• A Broken Flute, The Native Experience in Books for Children. Edited by Doris Seale and Beverly Slapin. Altamira, 2005.

Joseph Bruchac is a writer and storyteller whose work often reflects the American Indian experience. Author of over 120 books, including Code Talker and Dragon Castle, he is a graduate of Cornell University, the Syracuse University Writing Program, and holds a Ph.D. in Comparative Literature from the Union Institute of Ohio. Photo by Eric Jenks.


  1. Excellent. Thank you so much for this perspective.

  2. Mr. Bruchac, I always appreciate your books and your talks and your connection and articulation about the cultural confusion you experienced. It's hard to have a foot in two worlds, and this resonates in many ways even with ideas of African American cultural confusion.

    Thank you for the commentary and list of resources!

  3. Your comments are important for all of us to hear, especially those who develop curriculum and choose books for young people. Thank you for your articulate discussion regarding the need to support and celebrate literature that is free of stereotypes and misinformation. Nancy Bo Flood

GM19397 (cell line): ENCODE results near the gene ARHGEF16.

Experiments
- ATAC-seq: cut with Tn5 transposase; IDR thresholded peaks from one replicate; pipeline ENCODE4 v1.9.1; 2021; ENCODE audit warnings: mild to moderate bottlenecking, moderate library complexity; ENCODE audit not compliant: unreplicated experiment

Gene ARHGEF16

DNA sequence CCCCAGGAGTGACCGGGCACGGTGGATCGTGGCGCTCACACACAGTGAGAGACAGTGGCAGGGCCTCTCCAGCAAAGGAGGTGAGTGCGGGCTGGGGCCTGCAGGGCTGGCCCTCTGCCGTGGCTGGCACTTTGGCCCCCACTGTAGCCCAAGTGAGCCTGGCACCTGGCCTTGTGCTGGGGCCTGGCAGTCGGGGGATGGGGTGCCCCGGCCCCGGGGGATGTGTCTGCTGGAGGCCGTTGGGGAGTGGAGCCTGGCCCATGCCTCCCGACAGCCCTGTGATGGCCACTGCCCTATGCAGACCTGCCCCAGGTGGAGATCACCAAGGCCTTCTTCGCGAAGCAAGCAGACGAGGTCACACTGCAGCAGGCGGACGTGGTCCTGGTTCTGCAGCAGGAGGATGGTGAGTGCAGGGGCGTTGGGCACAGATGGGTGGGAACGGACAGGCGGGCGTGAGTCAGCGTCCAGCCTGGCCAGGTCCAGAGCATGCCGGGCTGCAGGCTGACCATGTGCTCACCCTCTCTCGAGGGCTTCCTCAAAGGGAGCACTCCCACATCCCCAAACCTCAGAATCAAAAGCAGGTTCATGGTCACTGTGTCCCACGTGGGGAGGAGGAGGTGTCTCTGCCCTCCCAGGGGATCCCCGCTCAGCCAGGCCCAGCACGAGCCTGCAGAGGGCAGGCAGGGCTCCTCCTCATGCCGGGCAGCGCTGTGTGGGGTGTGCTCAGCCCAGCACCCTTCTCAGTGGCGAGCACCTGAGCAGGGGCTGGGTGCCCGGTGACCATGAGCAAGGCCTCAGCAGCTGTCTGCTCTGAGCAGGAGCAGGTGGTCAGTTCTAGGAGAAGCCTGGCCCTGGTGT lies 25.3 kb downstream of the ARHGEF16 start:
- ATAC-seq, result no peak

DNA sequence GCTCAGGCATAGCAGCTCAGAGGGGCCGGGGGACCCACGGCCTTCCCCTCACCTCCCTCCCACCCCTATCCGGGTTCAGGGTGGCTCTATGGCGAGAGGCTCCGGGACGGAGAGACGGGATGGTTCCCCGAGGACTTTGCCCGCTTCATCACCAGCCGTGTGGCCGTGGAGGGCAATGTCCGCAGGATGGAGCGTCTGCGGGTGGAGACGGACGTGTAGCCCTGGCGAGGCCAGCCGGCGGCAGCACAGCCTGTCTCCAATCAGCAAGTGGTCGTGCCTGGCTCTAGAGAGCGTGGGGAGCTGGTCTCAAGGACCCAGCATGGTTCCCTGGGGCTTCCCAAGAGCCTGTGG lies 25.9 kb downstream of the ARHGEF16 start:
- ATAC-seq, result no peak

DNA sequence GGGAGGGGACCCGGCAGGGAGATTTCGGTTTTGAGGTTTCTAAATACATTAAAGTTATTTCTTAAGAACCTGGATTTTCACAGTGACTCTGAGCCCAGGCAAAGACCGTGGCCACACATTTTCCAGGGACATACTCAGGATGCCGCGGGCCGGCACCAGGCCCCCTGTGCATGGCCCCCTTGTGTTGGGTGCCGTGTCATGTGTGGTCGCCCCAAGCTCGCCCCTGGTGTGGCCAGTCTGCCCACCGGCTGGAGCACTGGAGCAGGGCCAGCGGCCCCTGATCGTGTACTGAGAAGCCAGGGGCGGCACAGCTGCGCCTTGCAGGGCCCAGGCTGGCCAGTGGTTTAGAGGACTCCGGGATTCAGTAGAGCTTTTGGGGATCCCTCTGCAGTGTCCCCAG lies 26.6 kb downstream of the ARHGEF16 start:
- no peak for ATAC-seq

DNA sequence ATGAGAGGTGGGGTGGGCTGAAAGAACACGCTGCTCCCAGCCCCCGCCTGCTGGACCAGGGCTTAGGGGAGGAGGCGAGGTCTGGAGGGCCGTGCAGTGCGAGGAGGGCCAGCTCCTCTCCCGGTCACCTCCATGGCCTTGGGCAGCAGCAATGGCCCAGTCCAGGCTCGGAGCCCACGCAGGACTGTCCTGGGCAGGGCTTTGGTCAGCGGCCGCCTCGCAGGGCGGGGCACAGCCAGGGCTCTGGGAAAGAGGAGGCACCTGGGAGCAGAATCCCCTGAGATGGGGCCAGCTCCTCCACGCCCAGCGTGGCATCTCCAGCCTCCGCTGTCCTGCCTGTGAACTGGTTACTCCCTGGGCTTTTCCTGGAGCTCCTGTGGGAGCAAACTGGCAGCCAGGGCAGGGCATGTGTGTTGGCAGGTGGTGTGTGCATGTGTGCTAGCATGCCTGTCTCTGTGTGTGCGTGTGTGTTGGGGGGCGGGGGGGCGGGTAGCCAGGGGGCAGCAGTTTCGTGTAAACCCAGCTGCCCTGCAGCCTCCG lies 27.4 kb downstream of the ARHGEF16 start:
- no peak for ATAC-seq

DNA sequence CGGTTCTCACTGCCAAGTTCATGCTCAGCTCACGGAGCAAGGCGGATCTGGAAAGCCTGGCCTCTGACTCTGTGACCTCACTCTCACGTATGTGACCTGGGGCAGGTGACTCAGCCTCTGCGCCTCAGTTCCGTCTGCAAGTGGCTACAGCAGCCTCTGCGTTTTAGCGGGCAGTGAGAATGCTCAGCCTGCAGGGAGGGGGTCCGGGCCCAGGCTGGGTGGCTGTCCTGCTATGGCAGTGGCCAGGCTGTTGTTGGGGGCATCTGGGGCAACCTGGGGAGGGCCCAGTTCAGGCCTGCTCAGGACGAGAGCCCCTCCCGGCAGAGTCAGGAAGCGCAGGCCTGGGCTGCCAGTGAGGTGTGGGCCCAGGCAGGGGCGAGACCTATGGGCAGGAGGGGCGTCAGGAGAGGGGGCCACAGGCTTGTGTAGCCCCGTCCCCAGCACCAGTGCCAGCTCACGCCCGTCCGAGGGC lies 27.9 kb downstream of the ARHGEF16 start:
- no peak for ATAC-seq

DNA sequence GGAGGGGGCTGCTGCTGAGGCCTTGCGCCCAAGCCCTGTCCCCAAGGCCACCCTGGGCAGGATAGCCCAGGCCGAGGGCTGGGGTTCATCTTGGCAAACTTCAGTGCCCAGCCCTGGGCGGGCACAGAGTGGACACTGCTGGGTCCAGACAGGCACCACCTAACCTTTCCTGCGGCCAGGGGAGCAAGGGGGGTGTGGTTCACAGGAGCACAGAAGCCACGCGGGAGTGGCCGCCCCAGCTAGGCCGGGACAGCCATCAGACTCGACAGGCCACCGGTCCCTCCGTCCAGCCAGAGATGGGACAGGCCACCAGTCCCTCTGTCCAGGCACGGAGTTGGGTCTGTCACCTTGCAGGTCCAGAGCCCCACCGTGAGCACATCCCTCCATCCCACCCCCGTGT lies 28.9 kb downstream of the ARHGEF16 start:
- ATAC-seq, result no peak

4. This was nice succinct analysis of what is wrong with many portrayals of Amerindian people in fiction, as well as offering some good advice for writers who want to do their Native characters justice. Thanks for posting this.

  5. Of everything you've said here, I particularly appreciate this: "It takes time to do it right."

    I think many of the errors out there are more due to careless rushing than ill-will. And it's a struggle to get the time to devote to a well thought out and thoroughly researched book.


  6. Thanks, Joe, for this piece. And thanks, CBC, for publishing it. Joe obviously had the will and family/community support to push back and move past the negative experiences of his youth. I had it, too. But the low graduation rates of Native students tell us that far too many Native children are choosing to drop out, or, are pushed out, or just give up.

    Imagine, for a moment, what a difference it would make if Native culture wasn't misrepresented or vilified in the books children are asked to read, and in the curriculum they're given. Imagine a curriculum, for example, built on Joe's books! They affirm Native ways of life, and inform the reader, too, in beautiful ways.

    In a chapter I wrote some years ago, I opened with Joe's work. Most readers know him because of his children's books, but he is far more than that. Here's what I wrote about Joe:

    If asked to name a Native American (or American Indian) author of children’s books, Joseph Bruchac, of the Abenaki tribe, is likely to be at the top of the list. Readers should note Bruchac’s tribe (Abenaki); Native Americans prefer to be identified by a specific tribe rather than Native American or American Indian when possible. Bruchac has written numerous children’s books about Native Americans.